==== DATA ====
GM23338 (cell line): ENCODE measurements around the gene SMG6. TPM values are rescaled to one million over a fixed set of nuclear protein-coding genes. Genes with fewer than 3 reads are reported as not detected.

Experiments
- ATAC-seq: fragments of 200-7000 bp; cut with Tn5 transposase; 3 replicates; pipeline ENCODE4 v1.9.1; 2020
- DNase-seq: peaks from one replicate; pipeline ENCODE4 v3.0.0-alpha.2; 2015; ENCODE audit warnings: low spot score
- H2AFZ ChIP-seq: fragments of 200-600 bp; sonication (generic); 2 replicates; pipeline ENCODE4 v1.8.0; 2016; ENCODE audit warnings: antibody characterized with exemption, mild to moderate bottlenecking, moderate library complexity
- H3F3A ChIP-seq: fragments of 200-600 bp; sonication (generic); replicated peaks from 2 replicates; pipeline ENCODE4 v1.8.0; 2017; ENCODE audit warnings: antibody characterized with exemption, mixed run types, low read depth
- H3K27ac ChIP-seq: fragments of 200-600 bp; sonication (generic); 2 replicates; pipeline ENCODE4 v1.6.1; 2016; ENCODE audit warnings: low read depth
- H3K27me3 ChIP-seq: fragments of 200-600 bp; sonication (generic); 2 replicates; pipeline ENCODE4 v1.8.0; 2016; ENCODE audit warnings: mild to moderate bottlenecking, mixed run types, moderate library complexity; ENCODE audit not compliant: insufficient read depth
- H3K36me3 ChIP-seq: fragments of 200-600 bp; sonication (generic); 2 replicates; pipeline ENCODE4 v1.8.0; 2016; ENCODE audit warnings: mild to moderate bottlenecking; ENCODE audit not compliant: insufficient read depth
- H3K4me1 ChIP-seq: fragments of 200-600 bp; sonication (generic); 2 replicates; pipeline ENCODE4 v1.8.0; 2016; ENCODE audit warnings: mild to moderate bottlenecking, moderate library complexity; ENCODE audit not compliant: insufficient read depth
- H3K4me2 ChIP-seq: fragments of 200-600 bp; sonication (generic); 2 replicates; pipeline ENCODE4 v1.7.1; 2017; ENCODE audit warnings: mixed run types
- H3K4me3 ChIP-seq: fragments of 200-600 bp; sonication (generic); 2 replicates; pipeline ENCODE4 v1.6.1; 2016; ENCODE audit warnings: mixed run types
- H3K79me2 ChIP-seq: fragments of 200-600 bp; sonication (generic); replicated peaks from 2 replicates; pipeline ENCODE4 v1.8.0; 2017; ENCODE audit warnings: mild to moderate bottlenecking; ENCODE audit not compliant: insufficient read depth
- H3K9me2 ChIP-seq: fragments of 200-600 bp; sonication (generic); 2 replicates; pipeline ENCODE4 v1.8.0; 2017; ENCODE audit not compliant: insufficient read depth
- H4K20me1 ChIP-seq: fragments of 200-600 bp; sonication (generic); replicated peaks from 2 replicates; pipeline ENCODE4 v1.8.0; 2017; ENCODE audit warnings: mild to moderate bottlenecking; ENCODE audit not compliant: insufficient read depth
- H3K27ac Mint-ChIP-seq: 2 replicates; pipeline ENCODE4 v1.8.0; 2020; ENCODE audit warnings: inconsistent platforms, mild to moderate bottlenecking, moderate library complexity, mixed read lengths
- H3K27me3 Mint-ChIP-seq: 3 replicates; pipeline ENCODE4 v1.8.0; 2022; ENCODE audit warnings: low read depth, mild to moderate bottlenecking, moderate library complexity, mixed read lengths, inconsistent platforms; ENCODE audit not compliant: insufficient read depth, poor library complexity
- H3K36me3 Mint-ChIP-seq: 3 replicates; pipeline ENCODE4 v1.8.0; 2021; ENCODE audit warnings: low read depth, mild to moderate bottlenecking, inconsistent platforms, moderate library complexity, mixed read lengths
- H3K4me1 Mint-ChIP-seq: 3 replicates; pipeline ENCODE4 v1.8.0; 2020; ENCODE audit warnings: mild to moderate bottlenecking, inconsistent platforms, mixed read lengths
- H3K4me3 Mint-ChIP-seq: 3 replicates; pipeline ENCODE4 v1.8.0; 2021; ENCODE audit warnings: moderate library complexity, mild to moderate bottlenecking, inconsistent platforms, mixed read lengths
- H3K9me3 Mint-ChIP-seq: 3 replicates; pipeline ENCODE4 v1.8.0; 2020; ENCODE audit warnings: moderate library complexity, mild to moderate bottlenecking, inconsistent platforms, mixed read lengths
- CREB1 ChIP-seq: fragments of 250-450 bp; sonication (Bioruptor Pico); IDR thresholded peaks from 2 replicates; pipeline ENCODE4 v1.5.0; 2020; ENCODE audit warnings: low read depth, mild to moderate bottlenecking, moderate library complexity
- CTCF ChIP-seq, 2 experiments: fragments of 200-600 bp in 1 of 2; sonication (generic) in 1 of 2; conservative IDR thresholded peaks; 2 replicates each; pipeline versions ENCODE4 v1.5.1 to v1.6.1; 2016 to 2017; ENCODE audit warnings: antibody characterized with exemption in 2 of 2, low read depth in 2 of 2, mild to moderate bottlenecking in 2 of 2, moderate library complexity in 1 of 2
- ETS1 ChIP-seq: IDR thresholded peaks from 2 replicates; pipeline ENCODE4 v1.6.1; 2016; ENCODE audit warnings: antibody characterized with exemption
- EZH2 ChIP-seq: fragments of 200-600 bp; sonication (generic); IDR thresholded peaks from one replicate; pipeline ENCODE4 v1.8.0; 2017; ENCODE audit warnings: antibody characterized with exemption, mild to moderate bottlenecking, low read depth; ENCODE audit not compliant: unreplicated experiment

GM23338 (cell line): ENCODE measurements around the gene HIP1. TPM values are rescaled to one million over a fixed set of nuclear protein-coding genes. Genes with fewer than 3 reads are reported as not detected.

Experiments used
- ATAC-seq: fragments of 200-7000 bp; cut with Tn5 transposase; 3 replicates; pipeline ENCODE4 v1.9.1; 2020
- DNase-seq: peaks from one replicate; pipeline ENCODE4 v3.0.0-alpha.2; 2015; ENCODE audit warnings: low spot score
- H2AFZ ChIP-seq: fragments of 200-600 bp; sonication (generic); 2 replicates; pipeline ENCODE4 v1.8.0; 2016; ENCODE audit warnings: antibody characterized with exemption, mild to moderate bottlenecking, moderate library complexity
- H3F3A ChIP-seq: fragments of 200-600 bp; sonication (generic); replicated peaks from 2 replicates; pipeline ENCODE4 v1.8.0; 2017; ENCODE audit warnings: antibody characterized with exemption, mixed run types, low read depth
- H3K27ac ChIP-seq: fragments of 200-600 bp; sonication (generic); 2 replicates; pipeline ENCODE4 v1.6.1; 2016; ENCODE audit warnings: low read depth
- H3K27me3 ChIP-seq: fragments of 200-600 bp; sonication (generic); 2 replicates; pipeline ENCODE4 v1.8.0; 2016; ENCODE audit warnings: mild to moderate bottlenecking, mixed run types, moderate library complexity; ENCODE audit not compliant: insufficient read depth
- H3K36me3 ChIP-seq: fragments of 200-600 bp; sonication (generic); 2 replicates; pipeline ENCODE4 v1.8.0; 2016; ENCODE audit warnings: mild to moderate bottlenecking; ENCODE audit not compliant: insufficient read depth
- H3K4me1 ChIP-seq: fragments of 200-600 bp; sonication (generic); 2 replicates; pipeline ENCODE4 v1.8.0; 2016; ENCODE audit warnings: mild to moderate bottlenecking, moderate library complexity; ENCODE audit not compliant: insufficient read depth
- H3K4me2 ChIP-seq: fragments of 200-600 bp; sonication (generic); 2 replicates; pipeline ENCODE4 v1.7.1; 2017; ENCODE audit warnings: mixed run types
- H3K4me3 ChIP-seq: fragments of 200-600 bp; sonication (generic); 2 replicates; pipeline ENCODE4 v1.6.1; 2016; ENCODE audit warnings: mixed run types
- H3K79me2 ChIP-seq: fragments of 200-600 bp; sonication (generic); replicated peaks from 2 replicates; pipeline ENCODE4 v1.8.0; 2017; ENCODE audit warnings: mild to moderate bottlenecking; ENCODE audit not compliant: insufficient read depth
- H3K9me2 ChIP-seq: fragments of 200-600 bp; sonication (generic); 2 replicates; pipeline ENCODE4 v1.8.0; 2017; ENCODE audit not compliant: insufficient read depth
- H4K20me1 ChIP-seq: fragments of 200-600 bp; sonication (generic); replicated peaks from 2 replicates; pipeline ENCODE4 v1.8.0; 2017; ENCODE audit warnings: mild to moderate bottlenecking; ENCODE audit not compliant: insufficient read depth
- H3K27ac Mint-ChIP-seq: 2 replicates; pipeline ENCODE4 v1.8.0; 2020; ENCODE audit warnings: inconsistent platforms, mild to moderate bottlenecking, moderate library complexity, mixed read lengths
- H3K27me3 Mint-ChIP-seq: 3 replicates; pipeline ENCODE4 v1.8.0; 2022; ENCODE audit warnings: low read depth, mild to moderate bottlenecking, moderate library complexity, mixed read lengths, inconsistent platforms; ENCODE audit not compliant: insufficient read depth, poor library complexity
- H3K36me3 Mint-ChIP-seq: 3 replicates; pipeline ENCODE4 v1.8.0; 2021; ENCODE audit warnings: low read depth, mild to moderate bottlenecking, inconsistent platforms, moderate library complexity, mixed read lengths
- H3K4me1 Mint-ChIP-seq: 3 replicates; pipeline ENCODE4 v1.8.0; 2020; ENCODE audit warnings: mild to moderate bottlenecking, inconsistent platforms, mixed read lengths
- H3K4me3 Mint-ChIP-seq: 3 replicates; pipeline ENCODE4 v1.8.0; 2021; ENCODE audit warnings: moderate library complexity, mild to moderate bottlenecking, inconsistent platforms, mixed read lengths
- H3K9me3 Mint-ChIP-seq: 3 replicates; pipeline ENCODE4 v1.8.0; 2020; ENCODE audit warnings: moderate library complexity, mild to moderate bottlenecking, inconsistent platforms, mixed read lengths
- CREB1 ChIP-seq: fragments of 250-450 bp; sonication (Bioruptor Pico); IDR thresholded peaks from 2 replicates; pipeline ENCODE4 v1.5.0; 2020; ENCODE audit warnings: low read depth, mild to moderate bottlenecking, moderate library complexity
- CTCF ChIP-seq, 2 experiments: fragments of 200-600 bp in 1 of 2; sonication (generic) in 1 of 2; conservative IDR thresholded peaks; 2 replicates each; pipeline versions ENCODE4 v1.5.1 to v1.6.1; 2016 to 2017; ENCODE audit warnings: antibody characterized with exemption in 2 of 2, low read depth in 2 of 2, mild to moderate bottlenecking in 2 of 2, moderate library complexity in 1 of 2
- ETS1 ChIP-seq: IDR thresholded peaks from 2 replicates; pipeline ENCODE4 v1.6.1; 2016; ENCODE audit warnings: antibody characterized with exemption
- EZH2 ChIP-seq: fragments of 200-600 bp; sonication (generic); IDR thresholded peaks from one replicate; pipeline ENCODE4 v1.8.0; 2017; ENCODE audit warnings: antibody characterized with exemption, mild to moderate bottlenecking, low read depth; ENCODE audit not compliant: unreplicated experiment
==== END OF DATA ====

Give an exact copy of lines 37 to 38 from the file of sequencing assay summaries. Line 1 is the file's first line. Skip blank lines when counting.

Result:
- H3K4me3 ChIP-seq: fragments of 200-600 bp; sonication (generic); 2 replicates; pipeline ENCODE4 v1.6.1; 2016; ENCODE audit warnings: mixed run types
- H3K79me2 ChIP-seq: fragments of 200-600 bp; sonication (generic); replicated peaks from 2 replicates; pipeline ENCODE4 v1.8.0; 2017; ENCODE audit warnings: mild to moderate bottlenecking; ENCODE audit not compliant: insufficient read depth